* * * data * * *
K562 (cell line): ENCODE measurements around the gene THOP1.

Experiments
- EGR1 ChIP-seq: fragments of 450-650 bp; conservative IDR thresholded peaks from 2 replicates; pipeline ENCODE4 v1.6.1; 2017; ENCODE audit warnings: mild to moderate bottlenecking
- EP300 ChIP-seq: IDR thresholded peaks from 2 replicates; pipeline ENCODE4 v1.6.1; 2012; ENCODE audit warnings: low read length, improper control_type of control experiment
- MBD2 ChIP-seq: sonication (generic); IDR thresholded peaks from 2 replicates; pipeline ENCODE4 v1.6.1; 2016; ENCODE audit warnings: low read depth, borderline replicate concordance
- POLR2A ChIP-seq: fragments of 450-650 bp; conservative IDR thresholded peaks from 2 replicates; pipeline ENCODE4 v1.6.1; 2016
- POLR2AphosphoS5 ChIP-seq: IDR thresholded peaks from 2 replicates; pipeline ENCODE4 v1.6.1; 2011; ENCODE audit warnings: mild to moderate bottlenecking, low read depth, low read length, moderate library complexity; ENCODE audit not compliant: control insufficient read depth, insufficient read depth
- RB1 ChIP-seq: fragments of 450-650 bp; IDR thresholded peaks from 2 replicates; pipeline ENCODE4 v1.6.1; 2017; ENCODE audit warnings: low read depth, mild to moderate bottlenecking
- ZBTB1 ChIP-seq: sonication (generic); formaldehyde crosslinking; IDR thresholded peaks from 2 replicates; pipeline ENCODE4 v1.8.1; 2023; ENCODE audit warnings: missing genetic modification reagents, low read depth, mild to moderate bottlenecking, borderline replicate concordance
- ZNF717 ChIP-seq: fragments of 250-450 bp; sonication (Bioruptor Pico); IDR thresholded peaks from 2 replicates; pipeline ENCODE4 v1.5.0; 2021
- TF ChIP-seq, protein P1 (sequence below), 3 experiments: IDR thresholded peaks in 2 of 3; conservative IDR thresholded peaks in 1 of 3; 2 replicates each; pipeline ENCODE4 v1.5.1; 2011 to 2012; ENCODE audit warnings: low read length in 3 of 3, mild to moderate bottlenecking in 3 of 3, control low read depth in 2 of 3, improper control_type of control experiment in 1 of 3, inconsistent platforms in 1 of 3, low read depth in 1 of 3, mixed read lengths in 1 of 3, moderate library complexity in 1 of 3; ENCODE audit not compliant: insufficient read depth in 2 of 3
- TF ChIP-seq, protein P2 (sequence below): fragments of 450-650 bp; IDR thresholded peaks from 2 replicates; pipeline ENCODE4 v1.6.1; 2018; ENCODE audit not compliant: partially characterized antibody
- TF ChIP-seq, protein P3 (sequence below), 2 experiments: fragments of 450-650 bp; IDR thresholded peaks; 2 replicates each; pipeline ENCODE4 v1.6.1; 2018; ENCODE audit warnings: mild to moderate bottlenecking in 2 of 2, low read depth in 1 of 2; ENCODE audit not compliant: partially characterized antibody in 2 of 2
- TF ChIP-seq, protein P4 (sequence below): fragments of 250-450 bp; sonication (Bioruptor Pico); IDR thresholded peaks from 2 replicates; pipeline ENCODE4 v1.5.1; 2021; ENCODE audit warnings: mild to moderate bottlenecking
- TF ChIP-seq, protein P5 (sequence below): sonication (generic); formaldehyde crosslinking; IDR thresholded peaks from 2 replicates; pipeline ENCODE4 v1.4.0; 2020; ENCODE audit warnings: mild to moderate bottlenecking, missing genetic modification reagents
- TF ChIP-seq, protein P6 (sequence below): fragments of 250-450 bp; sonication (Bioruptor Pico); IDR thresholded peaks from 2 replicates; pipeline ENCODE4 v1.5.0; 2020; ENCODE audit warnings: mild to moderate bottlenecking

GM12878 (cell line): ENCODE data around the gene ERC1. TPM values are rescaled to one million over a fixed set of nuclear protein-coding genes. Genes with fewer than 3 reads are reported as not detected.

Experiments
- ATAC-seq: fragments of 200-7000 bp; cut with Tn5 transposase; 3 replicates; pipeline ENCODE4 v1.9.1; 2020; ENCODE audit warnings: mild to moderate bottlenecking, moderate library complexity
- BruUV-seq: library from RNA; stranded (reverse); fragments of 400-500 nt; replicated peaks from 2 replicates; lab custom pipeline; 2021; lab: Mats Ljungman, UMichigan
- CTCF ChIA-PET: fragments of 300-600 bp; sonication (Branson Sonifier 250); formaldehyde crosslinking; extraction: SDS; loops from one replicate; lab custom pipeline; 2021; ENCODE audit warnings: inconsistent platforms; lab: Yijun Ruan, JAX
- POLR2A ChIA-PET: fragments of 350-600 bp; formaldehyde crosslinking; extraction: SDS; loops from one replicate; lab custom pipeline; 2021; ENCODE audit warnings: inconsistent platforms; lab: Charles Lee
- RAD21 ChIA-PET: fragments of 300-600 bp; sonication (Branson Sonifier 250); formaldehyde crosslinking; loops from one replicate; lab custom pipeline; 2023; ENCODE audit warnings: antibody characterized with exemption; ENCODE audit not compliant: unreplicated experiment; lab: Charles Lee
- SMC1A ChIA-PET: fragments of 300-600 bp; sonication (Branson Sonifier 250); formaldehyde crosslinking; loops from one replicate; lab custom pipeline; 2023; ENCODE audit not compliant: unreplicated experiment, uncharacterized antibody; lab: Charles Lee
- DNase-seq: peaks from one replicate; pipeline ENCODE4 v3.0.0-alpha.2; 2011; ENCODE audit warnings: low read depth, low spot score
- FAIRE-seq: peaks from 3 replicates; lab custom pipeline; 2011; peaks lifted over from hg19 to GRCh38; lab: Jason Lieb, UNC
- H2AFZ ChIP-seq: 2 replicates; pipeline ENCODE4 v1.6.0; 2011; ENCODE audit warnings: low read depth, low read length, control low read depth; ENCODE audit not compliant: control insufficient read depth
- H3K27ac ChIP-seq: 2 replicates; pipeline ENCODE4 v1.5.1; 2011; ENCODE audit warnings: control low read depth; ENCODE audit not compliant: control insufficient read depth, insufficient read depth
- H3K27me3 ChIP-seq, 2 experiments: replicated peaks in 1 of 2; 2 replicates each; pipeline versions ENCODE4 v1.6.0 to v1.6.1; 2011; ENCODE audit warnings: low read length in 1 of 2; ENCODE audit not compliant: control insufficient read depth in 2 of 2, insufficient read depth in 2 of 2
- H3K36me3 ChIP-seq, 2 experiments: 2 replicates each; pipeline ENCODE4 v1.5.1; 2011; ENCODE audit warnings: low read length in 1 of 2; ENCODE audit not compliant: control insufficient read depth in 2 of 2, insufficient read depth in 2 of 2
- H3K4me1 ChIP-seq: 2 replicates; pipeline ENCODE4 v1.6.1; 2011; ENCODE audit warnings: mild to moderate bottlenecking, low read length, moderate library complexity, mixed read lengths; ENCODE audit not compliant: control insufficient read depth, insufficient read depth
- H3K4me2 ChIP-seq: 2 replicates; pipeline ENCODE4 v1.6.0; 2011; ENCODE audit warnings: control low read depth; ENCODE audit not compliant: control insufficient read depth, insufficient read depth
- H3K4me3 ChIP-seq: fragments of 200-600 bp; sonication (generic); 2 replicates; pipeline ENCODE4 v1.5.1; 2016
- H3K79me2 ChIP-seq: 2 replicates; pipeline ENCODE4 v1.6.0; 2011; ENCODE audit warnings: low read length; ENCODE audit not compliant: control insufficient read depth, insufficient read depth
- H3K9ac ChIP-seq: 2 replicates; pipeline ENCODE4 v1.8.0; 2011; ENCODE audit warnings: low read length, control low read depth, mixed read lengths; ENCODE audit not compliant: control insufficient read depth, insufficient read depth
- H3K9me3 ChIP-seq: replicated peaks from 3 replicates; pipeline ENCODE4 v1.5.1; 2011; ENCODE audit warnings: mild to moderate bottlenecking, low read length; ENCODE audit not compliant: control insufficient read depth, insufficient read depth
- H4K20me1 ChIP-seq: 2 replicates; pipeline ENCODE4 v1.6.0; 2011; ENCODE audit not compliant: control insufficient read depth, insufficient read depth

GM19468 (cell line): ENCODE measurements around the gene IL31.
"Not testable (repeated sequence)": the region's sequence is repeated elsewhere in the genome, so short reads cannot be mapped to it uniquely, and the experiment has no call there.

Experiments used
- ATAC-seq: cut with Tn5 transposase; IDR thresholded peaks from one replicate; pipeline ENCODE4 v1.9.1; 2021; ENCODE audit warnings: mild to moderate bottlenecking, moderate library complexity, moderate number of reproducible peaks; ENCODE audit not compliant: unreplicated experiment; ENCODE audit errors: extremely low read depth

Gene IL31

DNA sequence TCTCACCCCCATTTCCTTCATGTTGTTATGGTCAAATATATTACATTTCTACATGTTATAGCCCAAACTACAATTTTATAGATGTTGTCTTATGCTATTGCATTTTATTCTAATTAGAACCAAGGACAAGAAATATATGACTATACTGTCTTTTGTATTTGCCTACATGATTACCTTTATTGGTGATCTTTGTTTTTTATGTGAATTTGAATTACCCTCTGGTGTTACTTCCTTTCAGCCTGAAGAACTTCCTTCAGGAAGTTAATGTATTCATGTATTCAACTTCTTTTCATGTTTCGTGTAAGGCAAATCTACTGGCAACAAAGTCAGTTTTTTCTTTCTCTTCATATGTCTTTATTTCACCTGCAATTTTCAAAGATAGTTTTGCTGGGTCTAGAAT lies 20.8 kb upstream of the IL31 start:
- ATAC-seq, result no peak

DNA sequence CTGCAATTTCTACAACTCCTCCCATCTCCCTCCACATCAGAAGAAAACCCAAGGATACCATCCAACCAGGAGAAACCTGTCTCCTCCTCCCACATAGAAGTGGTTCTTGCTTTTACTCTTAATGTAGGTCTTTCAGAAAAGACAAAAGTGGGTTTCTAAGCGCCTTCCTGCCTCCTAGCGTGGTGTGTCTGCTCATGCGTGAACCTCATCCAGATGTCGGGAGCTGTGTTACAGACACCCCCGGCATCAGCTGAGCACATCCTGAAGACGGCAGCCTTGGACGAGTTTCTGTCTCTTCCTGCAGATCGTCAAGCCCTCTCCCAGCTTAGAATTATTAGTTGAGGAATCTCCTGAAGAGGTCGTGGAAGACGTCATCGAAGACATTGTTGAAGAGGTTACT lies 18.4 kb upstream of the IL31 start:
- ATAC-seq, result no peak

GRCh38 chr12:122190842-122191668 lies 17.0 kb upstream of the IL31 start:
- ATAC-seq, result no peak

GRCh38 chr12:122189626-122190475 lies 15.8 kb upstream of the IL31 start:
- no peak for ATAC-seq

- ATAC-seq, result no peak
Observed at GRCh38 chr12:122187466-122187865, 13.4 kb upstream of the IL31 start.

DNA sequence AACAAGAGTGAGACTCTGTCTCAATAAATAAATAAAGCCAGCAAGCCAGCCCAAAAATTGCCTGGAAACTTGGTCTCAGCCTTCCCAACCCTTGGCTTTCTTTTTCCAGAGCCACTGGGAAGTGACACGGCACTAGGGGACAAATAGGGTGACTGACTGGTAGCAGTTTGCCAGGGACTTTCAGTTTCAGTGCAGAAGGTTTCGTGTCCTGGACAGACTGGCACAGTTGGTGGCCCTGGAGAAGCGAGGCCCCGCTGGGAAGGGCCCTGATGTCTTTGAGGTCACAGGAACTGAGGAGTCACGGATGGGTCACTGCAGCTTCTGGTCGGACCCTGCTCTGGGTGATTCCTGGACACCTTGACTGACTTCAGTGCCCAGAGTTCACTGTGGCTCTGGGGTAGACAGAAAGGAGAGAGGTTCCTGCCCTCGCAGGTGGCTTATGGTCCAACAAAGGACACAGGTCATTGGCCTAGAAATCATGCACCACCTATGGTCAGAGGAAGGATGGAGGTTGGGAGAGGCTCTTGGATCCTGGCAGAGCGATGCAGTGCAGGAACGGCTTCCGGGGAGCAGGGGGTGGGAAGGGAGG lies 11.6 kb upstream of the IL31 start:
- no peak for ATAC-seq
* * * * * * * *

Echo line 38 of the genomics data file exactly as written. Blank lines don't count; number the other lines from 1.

GM19468 (cell line): ENCODE measurements around the gene IL31.